These are the prepped sauces I currently have on hand in the fridge. Vinaigrette, nuoc cham (Vietnamese dipping sauce), goma (Japanese sesame salad dressing), caesar dressing that needs to be used this week, lalab (Indonesian salad dressing), marinade for chicken satay, marinade for char sieu (Chinese roast pork), stir fry sauce for beef lok lak (a Cambodian stir fry I make regularly). Hilton is a dressing from the Hilton cookbook for dressing a rare beef salad made with equal quantities nut oil (hazelnut, walnut or sesame), balsamic and soy. Viet caramel is the coating for Pok Pok wings.
    2luh95zasmch.jpeg

    You’re an absolute legend, I wish you were my wife 🤣🤣

    Thank you so much for the tips, I am going to re organise my kitchen now, you’ve inspired me 😘
  • acpgeeacpgee Member Posts: 6,143 Member Member Posts: 6,143 Member
    acpgee wrote: »
    acpgee wrote: »
    Met up with a colleague for dinner out.
    https://smokestak.co.uk/food-menu

    Do you eat out a lot? Most of your meals look kind of extra....with more than one course? They don’t look like dinner at home. Sorry , I’m just being nosey. They’re gorgeous but how do you have the time to sex your food up so consistently 🤣🤣?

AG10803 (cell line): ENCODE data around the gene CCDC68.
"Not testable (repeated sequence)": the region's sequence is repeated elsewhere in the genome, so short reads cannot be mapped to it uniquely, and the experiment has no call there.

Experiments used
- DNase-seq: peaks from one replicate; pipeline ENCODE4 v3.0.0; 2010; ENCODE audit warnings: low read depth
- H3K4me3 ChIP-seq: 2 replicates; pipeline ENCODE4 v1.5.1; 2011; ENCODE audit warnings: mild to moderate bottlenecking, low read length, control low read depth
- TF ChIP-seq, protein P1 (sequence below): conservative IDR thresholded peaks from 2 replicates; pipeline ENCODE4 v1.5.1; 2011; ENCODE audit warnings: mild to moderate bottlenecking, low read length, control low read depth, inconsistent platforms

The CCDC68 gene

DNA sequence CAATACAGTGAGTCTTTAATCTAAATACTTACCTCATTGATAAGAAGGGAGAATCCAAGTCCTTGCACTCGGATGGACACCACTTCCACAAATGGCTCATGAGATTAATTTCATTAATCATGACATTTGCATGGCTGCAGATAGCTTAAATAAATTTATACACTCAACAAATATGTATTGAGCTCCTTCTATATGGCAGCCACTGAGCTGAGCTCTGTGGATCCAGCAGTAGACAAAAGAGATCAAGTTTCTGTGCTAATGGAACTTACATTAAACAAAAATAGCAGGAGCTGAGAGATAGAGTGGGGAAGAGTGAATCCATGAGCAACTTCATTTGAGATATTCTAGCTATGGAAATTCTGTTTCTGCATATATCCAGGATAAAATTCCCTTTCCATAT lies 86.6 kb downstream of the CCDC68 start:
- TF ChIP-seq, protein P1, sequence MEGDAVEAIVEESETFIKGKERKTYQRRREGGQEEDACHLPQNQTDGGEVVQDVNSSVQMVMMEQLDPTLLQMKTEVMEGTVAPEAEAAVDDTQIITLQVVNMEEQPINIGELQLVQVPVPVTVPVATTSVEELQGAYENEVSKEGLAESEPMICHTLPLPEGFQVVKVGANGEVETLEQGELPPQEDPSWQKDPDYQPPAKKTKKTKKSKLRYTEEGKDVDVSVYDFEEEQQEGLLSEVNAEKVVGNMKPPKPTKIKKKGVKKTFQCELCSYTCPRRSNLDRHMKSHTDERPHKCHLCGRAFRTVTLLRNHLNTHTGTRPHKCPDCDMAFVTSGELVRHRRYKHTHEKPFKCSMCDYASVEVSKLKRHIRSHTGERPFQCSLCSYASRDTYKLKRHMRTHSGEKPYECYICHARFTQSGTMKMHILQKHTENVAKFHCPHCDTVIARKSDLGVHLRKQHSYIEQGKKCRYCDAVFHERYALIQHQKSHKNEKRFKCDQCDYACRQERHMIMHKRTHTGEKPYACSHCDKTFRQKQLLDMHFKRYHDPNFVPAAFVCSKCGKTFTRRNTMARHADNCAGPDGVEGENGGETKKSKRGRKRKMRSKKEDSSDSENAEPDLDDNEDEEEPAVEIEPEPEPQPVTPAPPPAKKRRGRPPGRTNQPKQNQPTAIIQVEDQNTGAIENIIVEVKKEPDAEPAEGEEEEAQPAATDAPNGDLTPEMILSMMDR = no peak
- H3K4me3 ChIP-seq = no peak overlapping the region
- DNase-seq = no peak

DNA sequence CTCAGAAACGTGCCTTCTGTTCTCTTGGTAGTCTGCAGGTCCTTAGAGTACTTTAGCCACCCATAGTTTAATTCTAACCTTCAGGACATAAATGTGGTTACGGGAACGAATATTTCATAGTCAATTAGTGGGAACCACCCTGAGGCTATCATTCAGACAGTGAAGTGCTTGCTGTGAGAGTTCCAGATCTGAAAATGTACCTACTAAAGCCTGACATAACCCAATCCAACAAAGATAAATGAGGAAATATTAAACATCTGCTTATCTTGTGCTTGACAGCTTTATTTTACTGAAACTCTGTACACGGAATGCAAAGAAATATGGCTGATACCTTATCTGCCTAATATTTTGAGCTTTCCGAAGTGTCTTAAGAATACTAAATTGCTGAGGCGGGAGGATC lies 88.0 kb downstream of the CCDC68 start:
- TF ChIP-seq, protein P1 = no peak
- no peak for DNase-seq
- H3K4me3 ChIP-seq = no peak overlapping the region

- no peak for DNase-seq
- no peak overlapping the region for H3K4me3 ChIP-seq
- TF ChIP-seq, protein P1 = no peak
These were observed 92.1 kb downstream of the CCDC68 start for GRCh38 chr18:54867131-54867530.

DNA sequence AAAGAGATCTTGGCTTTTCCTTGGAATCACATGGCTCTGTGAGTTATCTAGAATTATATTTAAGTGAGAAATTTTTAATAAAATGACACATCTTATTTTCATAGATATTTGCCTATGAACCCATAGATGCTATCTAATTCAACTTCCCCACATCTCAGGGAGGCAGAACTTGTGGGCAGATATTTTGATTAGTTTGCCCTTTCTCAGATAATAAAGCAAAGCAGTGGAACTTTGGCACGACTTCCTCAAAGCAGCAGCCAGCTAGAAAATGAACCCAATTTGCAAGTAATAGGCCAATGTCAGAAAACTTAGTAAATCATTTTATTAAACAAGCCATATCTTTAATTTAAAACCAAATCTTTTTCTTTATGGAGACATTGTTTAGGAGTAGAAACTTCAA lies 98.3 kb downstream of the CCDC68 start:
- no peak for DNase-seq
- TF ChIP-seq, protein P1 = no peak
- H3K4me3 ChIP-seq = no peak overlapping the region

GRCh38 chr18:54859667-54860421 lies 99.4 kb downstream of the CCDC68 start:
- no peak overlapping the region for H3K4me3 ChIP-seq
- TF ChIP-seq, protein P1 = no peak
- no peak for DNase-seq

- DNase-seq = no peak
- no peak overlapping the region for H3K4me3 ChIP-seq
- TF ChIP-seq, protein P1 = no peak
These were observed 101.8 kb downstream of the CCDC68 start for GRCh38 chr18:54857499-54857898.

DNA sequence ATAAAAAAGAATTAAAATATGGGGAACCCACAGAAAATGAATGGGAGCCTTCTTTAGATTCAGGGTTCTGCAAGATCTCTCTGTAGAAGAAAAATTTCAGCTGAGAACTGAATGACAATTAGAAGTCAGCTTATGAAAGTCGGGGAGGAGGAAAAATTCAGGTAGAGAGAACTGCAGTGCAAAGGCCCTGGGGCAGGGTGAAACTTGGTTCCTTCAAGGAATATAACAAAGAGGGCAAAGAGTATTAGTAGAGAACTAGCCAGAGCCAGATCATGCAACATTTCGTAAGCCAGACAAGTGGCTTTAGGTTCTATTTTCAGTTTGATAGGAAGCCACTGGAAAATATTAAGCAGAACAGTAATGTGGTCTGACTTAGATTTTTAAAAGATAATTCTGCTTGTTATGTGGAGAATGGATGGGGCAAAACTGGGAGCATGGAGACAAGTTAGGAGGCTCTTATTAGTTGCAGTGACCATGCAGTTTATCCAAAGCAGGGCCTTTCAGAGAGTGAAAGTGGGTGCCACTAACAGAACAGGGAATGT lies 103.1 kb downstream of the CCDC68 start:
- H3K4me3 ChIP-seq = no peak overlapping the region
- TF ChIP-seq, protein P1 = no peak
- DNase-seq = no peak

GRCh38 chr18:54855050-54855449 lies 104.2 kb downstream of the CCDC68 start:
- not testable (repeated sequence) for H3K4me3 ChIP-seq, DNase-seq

During current lockdown we ate at home. Restrictions eased mid April in London (terraces are open) and we ate out once two weeks ago and twice this long weekend. We ate out maybe 3-4 times when lockdown was lifted last September and Octoer temporarily. Before lockdown I cooked only on weekends because I have the corporate job and hubby is a freelancer. Since WFH I have become the weeknight cook too. I enjoy cooking and probably spend 40-60 minutes a day on it, which I guess is double the time most households spend. We get a takeaway maybe once a month.